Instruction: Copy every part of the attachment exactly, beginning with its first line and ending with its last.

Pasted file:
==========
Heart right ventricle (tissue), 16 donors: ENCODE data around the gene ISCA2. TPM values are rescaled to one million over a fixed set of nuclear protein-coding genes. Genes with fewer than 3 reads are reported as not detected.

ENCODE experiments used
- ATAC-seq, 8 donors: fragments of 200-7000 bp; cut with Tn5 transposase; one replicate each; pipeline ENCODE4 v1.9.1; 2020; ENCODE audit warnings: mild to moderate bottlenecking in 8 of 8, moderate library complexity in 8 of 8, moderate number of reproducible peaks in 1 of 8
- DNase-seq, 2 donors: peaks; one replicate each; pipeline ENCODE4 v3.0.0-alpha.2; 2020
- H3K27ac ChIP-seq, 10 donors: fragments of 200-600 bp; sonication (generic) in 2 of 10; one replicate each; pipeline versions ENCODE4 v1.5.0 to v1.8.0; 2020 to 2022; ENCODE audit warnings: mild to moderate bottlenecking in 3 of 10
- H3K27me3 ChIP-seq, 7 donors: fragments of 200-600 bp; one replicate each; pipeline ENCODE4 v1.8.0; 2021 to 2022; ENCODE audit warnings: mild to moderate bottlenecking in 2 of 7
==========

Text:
Heart right ventricle (tissue), 16 donors: ENCODE data around the gene ISCA2. TPM values are rescaled to one million over a fixed set of nuclear protein-coding genes. Genes with fewer than 3 reads are reported as not detected.

ENCODE experiments used
- ATAC-seq, 8 donors: fragments of 200-7000 bp; cut with Tn5 transposase; one replicate each; pipeline ENCODE4 v1.9.1; 2020; ENCODE audit warnings: mild to moderate bottlenecking in 8 of 8, moderate library complexity in 8 of 8, moderate number of reproducible peaks in 1 of 8
- DNase-seq, 2 donors: peaks; one replicate each; pipeline ENCODE4 v3.0.0-alpha.2; 2020
- H3K27ac ChIP-seq, 10 donors: fragments of 200-600 bp; sonication (generic) in 2 of 10; one replicate each; pipeline versions ENCODE4 v1.5.0 to v1.8.0; 2020 to 2022; ENCODE audit warnings: mild to moderate bottlenecking in 3 of 10
- H3K27me3 ChIP-seq, 7 donors: fragments of 200-600 bp; one replicate each; pipeline ENCODE4 v1.8.0; 2021 to 2022; ENCODE audit warnings: mild to moderate bottlenecking in 2 of 7